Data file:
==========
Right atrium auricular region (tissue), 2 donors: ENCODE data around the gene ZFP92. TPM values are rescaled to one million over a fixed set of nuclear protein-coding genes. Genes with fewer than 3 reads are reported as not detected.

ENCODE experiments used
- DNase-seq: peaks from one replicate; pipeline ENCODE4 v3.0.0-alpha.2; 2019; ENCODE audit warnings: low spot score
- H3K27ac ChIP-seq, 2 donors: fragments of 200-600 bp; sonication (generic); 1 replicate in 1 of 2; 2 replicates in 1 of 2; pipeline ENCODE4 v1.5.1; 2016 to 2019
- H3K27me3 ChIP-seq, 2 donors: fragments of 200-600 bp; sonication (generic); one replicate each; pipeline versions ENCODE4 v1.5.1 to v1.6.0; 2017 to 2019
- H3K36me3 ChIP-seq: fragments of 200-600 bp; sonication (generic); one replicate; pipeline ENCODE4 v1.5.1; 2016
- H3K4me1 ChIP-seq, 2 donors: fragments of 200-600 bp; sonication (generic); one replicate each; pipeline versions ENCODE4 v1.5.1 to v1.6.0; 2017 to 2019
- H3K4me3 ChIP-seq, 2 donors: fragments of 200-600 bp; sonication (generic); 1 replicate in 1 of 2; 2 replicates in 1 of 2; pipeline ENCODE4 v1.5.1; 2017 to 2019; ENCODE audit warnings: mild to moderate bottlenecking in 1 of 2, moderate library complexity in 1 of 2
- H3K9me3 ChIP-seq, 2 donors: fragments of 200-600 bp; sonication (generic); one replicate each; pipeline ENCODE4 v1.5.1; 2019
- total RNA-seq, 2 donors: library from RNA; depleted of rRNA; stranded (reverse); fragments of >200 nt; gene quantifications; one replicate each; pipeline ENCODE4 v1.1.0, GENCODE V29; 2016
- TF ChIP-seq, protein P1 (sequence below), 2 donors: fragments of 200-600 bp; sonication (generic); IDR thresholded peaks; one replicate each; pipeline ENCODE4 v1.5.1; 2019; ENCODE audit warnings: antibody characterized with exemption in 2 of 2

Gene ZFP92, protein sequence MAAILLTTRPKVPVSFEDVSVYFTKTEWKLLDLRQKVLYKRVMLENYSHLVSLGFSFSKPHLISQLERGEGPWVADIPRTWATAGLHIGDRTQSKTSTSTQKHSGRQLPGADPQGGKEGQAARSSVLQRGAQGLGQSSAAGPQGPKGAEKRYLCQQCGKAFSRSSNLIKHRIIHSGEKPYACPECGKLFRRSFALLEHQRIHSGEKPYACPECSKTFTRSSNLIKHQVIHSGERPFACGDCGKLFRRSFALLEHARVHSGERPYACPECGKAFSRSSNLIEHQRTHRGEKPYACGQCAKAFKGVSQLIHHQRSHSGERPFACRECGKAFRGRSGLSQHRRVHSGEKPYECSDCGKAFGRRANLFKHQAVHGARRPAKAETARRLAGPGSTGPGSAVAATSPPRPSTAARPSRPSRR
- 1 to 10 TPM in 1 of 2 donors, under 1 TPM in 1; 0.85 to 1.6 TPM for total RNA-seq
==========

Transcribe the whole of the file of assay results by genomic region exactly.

Right atrium auricular region (tissue), 2 donors: ENCODE data around the gene ZFP92. TPM values are rescaled to one million over a fixed set of nuclear protein-coding genes. Genes with fewer than 3 reads are reported as not detected.

ENCODE experiments used
- DNase-seq: peaks from one replicate; pipeline ENCODE4 v3.0.0-alpha.2; 2019; ENCODE audit warnings: low spot score
- H3K27ac ChIP-seq, 2 donors: fragments of 200-600 bp; sonication (generic); 1 replicate in 1 of 2; 2 replicates in 1 of 2; pipeline ENCODE4 v1.5.1; 2016 to 2019
- H3K27me3 ChIP-seq, 2 donors: fragments of 200-600 bp; sonication (generic); one replicate each; pipeline versions ENCODE4 v1.5.1 to v1.6.0; 2017 to 2019
- H3K36me3 ChIP-seq: fragments of 200-600 bp; sonication (generic); one replicate; pipeline ENCODE4 v1.5.1; 2016
- H3K4me1 ChIP-seq, 2 donors: fragments of 200-600 bp; sonication (generic); one replicate each; pipeline versions ENCODE4 v1.5.1 to v1.6.0; 2017 to 2019
- H3K4me3 ChIP-seq, 2 donors: fragments of 200-600 bp; sonication (generic); 1 replicate in 1 of 2; 2 replicates in 1 of 2; pipeline ENCODE4 v1.5.1; 2017 to 2019; ENCODE audit warnings: mild to moderate bottlenecking in 1 of 2, moderate library complexity in 1 of 2
- H3K9me3 ChIP-seq, 2 donors: fragments of 200-600 bp; sonication (generic); one replicate each; pipeline ENCODE4 v1.5.1; 2019
- total RNA-seq, 2 donors: library from RNA; depleted of rRNA; stranded (reverse); fragments of >200 nt; gene quantifications; one replicate each; pipeline ENCODE4 v1.1.0, GENCODE V29; 2016
- TF ChIP-seq, protein P1 (sequence below), 2 donors: fragments of 200-600 bp; sonication (generic); IDR thresholded peaks; one replicate each; pipeline ENCODE4 v1.5.1; 2019; ENCODE audit warnings: antibody characterized with exemption in 2 of 2

Gene ZFP92, protein sequence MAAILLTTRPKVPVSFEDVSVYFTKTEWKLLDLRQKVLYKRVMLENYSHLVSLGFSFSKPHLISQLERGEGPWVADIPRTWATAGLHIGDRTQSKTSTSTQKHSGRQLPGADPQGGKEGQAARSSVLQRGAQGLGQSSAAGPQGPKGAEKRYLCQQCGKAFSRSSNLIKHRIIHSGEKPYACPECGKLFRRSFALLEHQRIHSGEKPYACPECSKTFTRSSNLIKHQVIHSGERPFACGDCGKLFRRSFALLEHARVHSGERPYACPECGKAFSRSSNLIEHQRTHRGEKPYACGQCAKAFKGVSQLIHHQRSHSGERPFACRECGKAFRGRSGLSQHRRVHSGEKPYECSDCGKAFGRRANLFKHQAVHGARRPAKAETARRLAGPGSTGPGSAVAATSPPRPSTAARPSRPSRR
- 1 to 10 TPM in 1 of 2 donors, under 1 TPM in 1; 0.85 to 1.6 TPM for total RNA-seq